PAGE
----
The President of the Republic of Kenya, who is also the Head of State and Government and the Commander-in-Chief, is the main custodian of the country’s intelligence (politically speaking).
On a daily basis, he receives intelligence briefs from all the security apparatus and agencies. The reports are filed by what is known as the Presidential Daily Brief (PDB) team that provides him with a daily summary of high-level, all-source information and analysis on national security issues sourced locally and internationally.
As the Head of State, Uhuru Kenyatta receives intel every morning, with insiders detailing that the meetings are held between 6am and 6:30am.
President Uhuru Kenyatta with a hammock seat cane when he visited the multi-agency team of Kenyan security officers Lamu County on July 21, 2021
Kenya’s PDB secret agents, both within the country and overseas, compile the classified information overnight, package it in confidential and encrypted formats to prevent unauthorized access.
Members of the unit are drawn from all security agencies in the country, most notably the National Intelligence Service (NIS), the Directorate of Criminal Investigations (DCI), and the Military Intelligence from the Kenya Defence Forces (KDF).
Officers from the Military Intelligence and the NIS head the team that compiles the report that is presented to Uhuru on a daily basis, whether he is in Kenya or abroad.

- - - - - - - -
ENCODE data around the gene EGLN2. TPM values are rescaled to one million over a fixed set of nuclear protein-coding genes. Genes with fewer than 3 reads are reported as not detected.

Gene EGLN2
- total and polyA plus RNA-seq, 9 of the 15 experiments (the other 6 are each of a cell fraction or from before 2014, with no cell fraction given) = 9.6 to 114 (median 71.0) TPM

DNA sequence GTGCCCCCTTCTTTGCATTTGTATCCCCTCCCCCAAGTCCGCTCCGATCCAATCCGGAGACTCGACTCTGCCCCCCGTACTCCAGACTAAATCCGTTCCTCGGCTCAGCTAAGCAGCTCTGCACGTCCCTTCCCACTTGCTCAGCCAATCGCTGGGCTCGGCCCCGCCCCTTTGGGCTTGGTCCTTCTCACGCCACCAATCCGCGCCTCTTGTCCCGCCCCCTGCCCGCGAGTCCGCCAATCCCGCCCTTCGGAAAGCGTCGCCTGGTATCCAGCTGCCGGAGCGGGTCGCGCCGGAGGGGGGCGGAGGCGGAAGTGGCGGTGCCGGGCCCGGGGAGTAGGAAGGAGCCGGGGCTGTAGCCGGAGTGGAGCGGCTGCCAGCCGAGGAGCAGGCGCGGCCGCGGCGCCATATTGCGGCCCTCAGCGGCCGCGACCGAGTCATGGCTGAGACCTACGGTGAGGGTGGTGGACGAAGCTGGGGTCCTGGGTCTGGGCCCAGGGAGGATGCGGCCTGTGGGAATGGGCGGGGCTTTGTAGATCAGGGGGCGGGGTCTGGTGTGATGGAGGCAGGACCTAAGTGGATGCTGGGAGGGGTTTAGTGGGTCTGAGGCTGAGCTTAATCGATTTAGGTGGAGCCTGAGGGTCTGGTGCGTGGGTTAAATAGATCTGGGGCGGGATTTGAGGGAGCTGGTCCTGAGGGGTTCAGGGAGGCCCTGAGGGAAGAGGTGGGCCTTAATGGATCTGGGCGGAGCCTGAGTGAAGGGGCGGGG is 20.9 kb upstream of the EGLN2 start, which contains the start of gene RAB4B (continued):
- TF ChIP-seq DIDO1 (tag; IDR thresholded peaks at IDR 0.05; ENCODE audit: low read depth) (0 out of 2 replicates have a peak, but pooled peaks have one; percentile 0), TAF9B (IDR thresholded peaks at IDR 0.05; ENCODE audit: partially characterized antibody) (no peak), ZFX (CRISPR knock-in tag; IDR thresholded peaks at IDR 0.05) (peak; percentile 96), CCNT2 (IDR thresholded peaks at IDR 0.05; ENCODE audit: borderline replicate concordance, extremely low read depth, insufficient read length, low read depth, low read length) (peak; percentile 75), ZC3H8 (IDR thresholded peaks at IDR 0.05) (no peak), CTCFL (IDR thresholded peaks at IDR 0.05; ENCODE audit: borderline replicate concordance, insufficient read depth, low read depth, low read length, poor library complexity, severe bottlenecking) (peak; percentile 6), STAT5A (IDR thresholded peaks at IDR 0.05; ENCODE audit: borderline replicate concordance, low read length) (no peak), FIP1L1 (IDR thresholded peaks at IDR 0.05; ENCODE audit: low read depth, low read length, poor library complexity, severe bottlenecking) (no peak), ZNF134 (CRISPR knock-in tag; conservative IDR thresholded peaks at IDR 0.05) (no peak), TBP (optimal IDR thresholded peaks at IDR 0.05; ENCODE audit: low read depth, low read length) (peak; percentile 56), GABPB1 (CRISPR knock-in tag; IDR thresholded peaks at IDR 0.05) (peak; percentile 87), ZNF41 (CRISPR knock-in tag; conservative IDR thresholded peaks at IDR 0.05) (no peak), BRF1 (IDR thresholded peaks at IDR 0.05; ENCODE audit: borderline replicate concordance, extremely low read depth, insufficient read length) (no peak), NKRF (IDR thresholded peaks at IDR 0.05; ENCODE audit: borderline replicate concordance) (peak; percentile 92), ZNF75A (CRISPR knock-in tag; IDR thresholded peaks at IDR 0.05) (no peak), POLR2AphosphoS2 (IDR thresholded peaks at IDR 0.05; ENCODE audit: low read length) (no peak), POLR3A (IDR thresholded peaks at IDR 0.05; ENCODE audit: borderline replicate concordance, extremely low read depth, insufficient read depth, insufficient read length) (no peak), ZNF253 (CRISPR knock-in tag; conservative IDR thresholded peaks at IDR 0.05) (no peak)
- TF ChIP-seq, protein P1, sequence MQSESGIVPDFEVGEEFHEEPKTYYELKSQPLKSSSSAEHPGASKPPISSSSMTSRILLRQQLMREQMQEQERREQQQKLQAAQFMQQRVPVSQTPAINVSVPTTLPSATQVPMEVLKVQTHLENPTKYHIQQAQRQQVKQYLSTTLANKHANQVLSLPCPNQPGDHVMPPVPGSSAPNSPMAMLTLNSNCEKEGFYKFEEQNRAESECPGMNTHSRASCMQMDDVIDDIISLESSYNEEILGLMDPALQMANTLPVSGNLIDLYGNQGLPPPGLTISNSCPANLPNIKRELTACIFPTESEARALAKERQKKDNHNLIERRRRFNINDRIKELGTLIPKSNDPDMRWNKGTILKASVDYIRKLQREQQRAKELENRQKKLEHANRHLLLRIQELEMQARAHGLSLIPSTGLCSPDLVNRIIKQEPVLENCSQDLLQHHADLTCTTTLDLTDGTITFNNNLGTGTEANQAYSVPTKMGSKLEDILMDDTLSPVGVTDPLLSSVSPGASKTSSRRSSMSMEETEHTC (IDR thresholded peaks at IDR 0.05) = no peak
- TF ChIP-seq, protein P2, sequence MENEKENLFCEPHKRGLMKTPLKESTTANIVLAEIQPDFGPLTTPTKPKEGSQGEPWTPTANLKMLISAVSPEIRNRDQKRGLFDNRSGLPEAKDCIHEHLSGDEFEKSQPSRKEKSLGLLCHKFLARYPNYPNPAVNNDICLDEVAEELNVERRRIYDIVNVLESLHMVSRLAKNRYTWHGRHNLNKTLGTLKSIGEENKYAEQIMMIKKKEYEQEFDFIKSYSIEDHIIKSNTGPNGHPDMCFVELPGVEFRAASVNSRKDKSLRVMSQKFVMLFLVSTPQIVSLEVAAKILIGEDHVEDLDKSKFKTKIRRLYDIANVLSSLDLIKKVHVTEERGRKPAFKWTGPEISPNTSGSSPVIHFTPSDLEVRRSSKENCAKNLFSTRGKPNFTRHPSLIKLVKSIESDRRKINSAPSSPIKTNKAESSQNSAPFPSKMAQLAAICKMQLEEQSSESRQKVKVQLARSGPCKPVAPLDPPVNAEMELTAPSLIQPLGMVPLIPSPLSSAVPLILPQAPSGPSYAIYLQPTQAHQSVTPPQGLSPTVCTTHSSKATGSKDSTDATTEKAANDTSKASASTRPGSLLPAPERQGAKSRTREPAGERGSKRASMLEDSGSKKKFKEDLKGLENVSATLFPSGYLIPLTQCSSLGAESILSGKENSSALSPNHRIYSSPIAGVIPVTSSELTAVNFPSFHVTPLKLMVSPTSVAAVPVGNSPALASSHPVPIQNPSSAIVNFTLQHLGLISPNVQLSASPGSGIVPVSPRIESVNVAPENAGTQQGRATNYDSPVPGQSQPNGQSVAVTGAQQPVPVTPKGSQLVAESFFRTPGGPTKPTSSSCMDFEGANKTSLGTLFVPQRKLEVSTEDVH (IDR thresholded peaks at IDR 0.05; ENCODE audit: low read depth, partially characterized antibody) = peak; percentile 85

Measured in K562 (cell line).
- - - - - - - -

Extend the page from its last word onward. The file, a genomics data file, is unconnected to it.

The report is presented to Uhuru in listicle format, with the crucial intel given the topmost priority. However, the team briefs the President on all the reports gathered and advise him on the top five that require immediate action.
Uhuru can be necessitated to convene the National Security Council (NSC) at a short notice, to deliberate on key issues. Section 240 of the Constitution dictates the formation of NSC which consists of the President, his Deputy President, Cabinet Secretaries for Defence and Internal Security, the Attorney General, the Chief of Kenya Defence Forces, the Director General of the National Intelligence Service and the Inspector General of the National Police Service.
“The Council shall exercise supervisory control over national security organs and perform any other functions prescribed by national legislation. The President shall preside at meetings of the Council where it integrates the domestic, foreign and military policies relating to national security in order to enable the national security organs to co-operate and function effectively.
“It also assesses and appraises the objectives, commitments and risks to the Republic in respect of actual and potential national security capabilities,” the Constitution directs.
NSC presents an annual report to Parliament on the state of the security in Kenya and may, with the approval of Parliament, deploy national forces outside Kenya for regional or international peace support operations and approve the deployment of foreign forces in Kenya.